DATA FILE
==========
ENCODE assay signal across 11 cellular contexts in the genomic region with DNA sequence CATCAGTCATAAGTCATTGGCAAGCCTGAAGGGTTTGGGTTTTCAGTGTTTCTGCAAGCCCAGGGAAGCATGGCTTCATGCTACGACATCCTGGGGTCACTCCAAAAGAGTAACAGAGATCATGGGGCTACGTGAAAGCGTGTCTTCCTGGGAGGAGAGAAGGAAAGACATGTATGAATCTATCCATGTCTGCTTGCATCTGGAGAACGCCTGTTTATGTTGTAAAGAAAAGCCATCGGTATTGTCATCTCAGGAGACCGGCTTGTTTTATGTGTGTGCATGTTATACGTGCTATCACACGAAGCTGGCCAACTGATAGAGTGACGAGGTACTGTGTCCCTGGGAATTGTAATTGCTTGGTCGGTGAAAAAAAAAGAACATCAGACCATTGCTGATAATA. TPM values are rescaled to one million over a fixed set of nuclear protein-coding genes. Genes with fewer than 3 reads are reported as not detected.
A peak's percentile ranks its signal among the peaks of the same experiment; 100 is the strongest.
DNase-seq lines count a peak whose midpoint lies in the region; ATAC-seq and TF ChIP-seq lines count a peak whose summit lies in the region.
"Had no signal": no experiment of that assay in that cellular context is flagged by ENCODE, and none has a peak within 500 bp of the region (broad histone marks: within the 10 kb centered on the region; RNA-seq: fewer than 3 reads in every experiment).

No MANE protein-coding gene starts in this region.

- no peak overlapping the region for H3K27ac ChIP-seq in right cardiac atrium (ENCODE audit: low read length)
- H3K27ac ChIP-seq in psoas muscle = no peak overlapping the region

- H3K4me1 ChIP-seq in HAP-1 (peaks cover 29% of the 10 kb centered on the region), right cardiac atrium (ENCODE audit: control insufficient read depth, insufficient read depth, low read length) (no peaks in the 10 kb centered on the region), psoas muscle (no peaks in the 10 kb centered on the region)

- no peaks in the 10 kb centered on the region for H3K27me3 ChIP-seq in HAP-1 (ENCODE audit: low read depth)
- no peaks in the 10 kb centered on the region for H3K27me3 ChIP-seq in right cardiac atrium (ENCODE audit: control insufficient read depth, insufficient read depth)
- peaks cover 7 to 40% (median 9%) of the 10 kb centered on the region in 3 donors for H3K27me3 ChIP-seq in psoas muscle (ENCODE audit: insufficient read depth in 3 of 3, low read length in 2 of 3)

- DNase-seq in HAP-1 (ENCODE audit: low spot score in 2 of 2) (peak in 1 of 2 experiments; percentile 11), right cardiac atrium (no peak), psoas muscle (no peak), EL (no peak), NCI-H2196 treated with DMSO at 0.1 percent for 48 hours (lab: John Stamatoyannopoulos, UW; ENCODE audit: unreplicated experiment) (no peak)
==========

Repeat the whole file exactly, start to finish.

ENCODE assay signal across 11 cellular contexts in the genomic region with DNA sequence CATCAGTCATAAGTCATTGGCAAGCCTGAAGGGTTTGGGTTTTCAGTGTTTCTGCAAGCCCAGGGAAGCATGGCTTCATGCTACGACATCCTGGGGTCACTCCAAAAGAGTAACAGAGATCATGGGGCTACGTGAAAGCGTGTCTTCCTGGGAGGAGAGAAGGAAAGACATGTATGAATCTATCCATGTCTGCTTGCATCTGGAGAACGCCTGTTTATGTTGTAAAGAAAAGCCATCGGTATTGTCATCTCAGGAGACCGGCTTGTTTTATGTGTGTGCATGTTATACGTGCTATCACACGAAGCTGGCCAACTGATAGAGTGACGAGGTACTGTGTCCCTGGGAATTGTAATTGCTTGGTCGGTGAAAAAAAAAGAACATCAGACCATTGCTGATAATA. TPM values are rescaled to one million over a fixed set of nuclear protein-coding genes. Genes with fewer than 3 reads are reported as not detected.
A peak's percentile ranks its signal among the peaks of the same experiment; 100 is the strongest.
DNase-seq lines count a peak whose midpoint lies in the region; ATAC-seq and TF ChIP-seq lines count a peak whose summit lies in the region.
"Had no signal": no experiment of that assay in that cellular context is flagged by ENCODE, and none has a peak within 500 bp of the region (broad histone marks: within the 10 kb centered on the region; RNA-seq: fewer than 3 reads in every experiment).

No MANE protein-coding gene starts in this region.

- no peak overlapping the region for H3K27ac ChIP-seq in right cardiac atrium (ENCODE audit: low read length)
- H3K27ac ChIP-seq in psoas muscle = no peak overlapping the region

- H3K4me1 ChIP-seq in HAP-1 (peaks cover 29% of the 10 kb centered on the region), right cardiac atrium (ENCODE audit: control insufficient read depth, insufficient read depth, low read length) (no peaks in the 10 kb centered on the region), psoas muscle (no peaks in the 10 kb centered on the region)

- no peaks in the 10 kb centered on the region for H3K27me3 ChIP-seq in HAP-1 (ENCODE audit: low read depth)
- no peaks in the 10 kb centered on the region for H3K27me3 ChIP-seq in right cardiac atrium (ENCODE audit: control insufficient read depth, insufficient read depth)
- peaks cover 7 to 40% (median 9%) of the 10 kb centered on the region in 3 donors for H3K27me3 ChIP-seq in psoas muscle (ENCODE audit: insufficient read depth in 3 of 3, low read length in 2 of 3)

- DNase-seq in HAP-1 (ENCODE audit: low spot score in 2 of 2) (peak in 1 of 2 experiments; percentile 11), right cardiac atrium (no peak), psoas muscle (no peak), EL (no peak), NCI-H2196 treated with DMSO at 0.1 percent for 48 hours (lab: John Stamatoyannopoulos, UW; ENCODE audit: unreplicated experiment) (no peak)